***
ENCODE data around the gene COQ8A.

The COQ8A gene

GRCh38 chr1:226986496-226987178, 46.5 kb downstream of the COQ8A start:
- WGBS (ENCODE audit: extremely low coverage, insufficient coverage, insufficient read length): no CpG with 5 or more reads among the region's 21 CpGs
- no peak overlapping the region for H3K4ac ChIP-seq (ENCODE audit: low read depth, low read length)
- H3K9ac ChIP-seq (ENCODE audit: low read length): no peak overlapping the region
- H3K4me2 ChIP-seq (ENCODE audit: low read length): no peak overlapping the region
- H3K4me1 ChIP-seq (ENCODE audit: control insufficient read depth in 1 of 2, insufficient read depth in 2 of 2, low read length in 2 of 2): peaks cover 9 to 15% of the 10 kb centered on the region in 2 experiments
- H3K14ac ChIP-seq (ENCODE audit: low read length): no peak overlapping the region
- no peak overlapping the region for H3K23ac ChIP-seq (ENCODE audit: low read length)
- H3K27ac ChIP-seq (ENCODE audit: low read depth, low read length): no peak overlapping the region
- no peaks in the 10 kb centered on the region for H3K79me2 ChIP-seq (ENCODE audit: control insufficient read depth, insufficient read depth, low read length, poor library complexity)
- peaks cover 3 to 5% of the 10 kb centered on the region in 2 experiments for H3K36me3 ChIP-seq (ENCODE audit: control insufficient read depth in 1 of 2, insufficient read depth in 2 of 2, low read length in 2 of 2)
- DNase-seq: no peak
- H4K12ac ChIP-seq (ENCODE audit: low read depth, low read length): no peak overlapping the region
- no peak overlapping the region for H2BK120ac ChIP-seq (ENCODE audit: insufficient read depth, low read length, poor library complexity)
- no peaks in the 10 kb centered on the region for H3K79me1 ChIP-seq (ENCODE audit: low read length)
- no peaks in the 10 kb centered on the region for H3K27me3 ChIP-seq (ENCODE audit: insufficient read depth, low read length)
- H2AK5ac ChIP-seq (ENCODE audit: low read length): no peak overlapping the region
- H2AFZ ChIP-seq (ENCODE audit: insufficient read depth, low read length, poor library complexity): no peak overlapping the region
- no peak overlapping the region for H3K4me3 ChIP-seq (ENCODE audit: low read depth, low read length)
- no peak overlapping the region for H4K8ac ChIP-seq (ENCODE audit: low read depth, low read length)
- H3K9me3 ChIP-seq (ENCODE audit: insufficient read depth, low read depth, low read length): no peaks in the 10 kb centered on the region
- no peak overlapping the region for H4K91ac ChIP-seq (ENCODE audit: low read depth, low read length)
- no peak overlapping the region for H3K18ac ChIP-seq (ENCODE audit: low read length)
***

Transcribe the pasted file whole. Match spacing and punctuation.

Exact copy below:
ENCODE data around the gene COQ8A.

The COQ8A gene

GRCh38 chr1:226986496-226987178, 46.5 kb downstream of the COQ8A start:
- WGBS (ENCODE audit: extremely low coverage, insufficient coverage, insufficient read length): no CpG with 5 or more reads among the region's 21 CpGs
- no peak overlapping the region for H3K4ac ChIP-seq (ENCODE audit: low read depth, low read length)
- H3K9ac ChIP-seq (ENCODE audit: low read length): no peak overlapping the region
- H3K4me2 ChIP-seq (ENCODE audit: low read length): no peak overlapping the region
- H3K4me1 ChIP-seq (ENCODE audit: control insufficient read depth in 1 of 2, insufficient read depth in 2 of 2, low read length in 2 of 2): peaks cover 9 to 15% of the 10 kb centered on the region in 2 experiments
- H3K14ac ChIP-seq (ENCODE audit: low read length): no peak overlapping the region
- no peak overlapping the region for H3K23ac ChIP-seq (ENCODE audit: low read length)
- H3K27ac ChIP-seq (ENCODE audit: low read depth, low read length): no peak overlapping the region
- no peaks in the 10 kb centered on the region for H3K79me2 ChIP-seq (ENCODE audit: control insufficient read depth, insufficient read depth, low read length, poor library complexity)
- peaks cover 3 to 5% of the 10 kb centered on the region in 2 experiments for H3K36me3 ChIP-seq (ENCODE audit: control insufficient read depth in 1 of 2, insufficient read depth in 2 of 2, low read length in 2 of 2)
- DNase-seq: no peak
- H4K12ac ChIP-seq (ENCODE audit: low read depth, low read length): no peak overlapping the region
- no peak overlapping the region for H2BK120ac ChIP-seq (ENCODE audit: insufficient read depth, low read length, poor library complexity)
- no peaks in the 10 kb centered on the region for H3K79me1 ChIP-seq (ENCODE audit: low read length)
- no peaks in the 10 kb centered on the region for H3K27me3 ChIP-seq (ENCODE audit: insufficient read depth, low read length)
- H2AK5ac ChIP-seq (ENCODE audit: low read length): no peak overlapping the region
- H2AFZ ChIP-seq (ENCODE audit: insufficient read depth, low read length, poor library complexity): no peak overlapping the region
- no peak overlapping the region for H3K4me3 ChIP-seq (ENCODE audit: low read depth, low read length)
- no peak overlapping the region for H4K8ac ChIP-seq (ENCODE audit: low read depth, low read length)
- H3K9me3 ChIP-seq (ENCODE audit: insufficient read depth, low read depth, low read length): no peaks in the 10 kb centered on the region
- no peak overlapping the region for H4K91ac ChIP-seq (ENCODE audit: low read depth, low read length)
- no peak overlapping the region for H3K18ac ChIP-seq (ENCODE audit: low read length)